Will You Be There When it Counts? "Being There When It Counts" is what Disaster Mental Health Services (DMHS) teams try hardest to achieve before, during and following disasters, critical incidents, crises, and terrorist activities. Although a relatively new field, these teams have quickly become an integral part of disaster and critical incident preparedness, mitigation, response, and followup. DMHS began with Critical Incident Stress Debriefing and Critical Incident Stress Management. In order to continue to grow and meet identified needs, both continued development as well as focused research. Research will help identify how Mental Health Services can best be utilized as well as how relevant changes need to be made in practice. Networking and sharing experiences can also help develop resources. The 8th Rocky Mountain Region Disaster Mental Health Conference was held Nov. 79, 2009 in Cheyenne, Wyoming. This volume highlights key papers from presenters. Praise for "The Proceedings of the Rocky Mountain Region Disaster Mental Health Conference" ..".A must have for first responders and mental health professionals. Addressing the needs of people who work in these fields is critical. The better trained they are to be emotionally equipped for disasters, the better they can help others. I think that the pages of information covered in this book will be some of the most important information needed by people in this field today." --Page Lovitt, Reader Views "This compilation of papers deals with people's reactions to a wide variety of disasters, including not only terror and Hurricane Katrina, but child abuse and the trauma suffered by families of service members. Taken together, the papers are fascinating. The "Proceedings of the 5th Rocky Mountain Region Disaster Mental Health Conference" provides insight into the nature of the individual's response to terror and disaster. They should be interesting reading for everyone who either indirectly or directly has been affected." --Linda Benninghoff, author of "Departures" The Rocky Mountain Region Disaster Mental Health Institute Press "Learning from the past and planning for the future" http: //www.rmrinstitute.org An Imprint of Loving Healing Press. PSY022040 Psychology: Psychopathology - Post Traumatic Stress Disorder SOC040000 Social Science: Disasters & Disaster Relief MED003010 Medical: Allied Health Services - Emergency Medical Services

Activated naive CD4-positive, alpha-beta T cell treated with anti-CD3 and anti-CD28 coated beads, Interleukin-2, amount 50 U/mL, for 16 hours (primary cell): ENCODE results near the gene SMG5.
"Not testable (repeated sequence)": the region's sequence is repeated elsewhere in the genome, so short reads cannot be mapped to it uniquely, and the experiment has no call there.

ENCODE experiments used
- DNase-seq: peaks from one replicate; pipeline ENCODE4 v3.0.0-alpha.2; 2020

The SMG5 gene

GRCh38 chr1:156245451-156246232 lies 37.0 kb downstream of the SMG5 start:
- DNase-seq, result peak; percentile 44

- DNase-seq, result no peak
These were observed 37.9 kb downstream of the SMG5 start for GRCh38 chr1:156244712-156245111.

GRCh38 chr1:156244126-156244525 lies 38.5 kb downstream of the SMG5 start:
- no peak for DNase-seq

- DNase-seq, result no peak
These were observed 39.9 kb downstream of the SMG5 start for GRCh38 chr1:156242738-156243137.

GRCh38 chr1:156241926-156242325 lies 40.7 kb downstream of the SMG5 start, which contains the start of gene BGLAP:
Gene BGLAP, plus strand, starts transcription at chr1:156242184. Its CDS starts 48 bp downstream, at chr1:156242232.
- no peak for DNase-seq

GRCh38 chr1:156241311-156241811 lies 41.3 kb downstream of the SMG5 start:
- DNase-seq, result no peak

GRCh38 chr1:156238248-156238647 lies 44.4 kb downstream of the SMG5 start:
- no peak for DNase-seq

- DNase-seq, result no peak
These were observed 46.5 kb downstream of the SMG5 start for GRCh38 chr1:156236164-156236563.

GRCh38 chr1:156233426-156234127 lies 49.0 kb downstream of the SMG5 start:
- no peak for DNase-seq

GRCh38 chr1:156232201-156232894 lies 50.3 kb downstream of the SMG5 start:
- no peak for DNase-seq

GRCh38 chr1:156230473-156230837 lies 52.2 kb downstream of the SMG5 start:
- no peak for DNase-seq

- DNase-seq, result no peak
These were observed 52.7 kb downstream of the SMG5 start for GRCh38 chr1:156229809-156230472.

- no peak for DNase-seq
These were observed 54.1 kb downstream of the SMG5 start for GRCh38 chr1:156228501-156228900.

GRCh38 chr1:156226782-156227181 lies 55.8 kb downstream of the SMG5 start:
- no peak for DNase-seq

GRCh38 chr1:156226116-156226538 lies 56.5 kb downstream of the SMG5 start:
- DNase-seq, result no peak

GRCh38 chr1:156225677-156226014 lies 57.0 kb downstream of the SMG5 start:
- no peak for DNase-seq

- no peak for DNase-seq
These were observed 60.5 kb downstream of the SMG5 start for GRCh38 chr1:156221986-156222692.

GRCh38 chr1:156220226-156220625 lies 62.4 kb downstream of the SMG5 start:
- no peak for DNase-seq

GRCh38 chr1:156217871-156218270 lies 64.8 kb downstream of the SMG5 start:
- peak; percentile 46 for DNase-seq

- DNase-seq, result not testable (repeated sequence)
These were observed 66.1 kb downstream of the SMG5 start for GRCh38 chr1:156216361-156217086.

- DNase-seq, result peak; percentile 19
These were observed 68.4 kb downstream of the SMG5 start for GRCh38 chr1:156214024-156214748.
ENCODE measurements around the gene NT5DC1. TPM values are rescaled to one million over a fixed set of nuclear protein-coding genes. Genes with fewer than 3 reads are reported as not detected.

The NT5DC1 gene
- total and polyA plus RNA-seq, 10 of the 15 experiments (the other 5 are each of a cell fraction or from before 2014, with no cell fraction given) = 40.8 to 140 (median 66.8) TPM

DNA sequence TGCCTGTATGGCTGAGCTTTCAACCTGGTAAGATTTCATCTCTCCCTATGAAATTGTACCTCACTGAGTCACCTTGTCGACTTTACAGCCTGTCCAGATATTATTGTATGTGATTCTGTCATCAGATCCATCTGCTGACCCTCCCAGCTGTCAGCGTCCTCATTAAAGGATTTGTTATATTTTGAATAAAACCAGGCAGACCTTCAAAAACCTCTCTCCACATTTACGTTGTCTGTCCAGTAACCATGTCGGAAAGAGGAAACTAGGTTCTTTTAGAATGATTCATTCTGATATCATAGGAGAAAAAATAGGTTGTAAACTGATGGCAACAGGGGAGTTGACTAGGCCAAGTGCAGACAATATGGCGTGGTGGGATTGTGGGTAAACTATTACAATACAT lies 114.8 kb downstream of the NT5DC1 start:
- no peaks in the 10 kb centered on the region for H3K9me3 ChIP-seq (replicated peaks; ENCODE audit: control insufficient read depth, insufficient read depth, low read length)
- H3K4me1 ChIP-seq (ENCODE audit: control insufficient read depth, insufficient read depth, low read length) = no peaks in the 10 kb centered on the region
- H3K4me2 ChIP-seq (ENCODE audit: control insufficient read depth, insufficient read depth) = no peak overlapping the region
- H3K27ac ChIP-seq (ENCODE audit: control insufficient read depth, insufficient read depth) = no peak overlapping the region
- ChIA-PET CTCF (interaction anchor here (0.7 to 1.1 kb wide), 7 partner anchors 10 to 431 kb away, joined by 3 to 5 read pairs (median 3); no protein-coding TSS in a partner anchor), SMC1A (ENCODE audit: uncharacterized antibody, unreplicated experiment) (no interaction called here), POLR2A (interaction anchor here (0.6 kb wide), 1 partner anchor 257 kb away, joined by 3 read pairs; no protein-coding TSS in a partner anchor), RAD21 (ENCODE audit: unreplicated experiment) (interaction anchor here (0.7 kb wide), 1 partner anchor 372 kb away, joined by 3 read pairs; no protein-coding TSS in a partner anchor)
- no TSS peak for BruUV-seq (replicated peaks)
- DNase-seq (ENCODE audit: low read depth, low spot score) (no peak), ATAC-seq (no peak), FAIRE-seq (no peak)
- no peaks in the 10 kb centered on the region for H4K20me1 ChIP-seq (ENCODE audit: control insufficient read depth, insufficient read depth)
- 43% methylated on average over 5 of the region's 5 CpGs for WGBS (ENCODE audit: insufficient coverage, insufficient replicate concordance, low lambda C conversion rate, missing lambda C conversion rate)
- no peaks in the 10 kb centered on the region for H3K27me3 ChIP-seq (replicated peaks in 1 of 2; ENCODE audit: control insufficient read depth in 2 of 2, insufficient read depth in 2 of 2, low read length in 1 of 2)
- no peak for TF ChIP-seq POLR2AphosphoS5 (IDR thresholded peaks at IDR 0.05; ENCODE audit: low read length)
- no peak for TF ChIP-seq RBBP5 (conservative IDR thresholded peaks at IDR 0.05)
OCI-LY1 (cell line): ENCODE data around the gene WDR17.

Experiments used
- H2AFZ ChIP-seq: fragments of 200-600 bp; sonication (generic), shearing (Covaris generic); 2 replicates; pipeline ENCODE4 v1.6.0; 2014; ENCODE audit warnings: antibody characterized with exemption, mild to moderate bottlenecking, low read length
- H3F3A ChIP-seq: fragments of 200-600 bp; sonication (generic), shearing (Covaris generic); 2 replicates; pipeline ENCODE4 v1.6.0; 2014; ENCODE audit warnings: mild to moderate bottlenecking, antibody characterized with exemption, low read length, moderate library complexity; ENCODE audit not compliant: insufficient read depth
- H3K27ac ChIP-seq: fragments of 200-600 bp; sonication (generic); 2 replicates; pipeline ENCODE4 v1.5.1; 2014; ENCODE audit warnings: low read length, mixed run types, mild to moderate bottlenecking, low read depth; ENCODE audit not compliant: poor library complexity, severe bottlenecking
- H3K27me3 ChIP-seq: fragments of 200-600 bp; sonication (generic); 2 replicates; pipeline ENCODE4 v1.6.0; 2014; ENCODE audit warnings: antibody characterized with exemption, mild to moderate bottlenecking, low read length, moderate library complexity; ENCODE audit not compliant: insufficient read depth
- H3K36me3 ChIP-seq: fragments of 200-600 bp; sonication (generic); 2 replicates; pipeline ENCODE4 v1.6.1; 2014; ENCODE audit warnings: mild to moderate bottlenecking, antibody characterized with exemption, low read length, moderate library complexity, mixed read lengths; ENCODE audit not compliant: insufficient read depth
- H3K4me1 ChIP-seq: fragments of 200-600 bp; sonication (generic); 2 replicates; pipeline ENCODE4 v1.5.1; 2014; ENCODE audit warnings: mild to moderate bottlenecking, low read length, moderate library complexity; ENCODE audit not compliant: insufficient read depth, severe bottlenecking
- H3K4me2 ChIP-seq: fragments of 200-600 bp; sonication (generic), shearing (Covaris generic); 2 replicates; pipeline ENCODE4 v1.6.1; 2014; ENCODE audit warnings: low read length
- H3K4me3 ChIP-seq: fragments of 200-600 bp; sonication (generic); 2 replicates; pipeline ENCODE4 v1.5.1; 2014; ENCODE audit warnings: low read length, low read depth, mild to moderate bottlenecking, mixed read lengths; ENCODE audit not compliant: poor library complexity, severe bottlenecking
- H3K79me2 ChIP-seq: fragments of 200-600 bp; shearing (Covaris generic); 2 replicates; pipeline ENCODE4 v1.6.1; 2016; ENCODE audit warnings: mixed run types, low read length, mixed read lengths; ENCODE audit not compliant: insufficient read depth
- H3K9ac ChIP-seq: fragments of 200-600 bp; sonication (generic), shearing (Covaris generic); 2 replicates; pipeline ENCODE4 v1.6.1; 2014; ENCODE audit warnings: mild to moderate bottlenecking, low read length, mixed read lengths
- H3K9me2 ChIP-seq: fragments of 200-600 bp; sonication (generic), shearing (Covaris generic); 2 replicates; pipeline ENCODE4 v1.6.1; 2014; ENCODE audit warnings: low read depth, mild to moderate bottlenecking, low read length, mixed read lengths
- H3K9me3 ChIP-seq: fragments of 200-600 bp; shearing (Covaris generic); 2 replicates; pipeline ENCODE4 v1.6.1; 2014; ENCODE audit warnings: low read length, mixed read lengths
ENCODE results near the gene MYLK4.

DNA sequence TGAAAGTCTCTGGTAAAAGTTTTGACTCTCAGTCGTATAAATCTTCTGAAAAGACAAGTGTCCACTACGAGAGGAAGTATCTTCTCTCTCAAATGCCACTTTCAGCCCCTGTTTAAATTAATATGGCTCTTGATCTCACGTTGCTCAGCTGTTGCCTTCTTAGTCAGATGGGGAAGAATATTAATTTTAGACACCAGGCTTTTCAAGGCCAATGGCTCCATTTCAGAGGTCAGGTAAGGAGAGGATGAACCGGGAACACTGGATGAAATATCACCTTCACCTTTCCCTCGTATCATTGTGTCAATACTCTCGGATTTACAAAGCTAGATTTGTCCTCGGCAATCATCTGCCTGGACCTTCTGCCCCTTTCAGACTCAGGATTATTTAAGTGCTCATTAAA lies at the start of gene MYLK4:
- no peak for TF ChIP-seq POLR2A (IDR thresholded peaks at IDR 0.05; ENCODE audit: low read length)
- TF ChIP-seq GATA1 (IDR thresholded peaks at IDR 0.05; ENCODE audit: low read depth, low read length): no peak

Despite the advent of second wave feminism in the late 1960s, it took more than twenty years before feminist literary criticism started to pay attention to the complex role of women Beat writers. Merely Being There Is Not Enough theorizes the memoirs of Diane di Prima, Joyce Johnson, Hettie Jones, and Brenda Frazer, and analyzes their contributions to the Beat movement. Among the writings of female Beat authors, the memoir has become the most commonly used literary genre. At the height of the Beat movement, Frazer published Troia: Mexican Memoirs in 1969, the same year that saw the publication of di Prima's Memoirs of a Beatnik . Most female Beat voices, however, remained astonishingly silent until 1983, when Johnson published Minor Characters: A Young Woman's Coming of Age in the Beat Generation . Johnson's long-time friend Jones followed with How I Became Hettie Jones in 1990. The memoirs of Beat women chronicle the Beat-1950s and the intimate relationships with icons of the time: Jack Kerouac, Allen Ginsberg, LeRoi Jones/Amiri Baraka, and Ray Bremser. Being there at a crucial moment in history validates female Beats' stories as indispensable social documents of the 1950s. To make women Beat writers visible and to categorize their memoirs, this work immerses in the almost paradoxical project of defining a category of female Beat writing when it is the nature of Beat literature and its rebellious aesthetics to dismiss any kind of labeling. Women Beats unsettle the categories of Beat writing and culture: Therefore, a revision and re-examination of Beat history is inevitable to understand the movement's literary expression.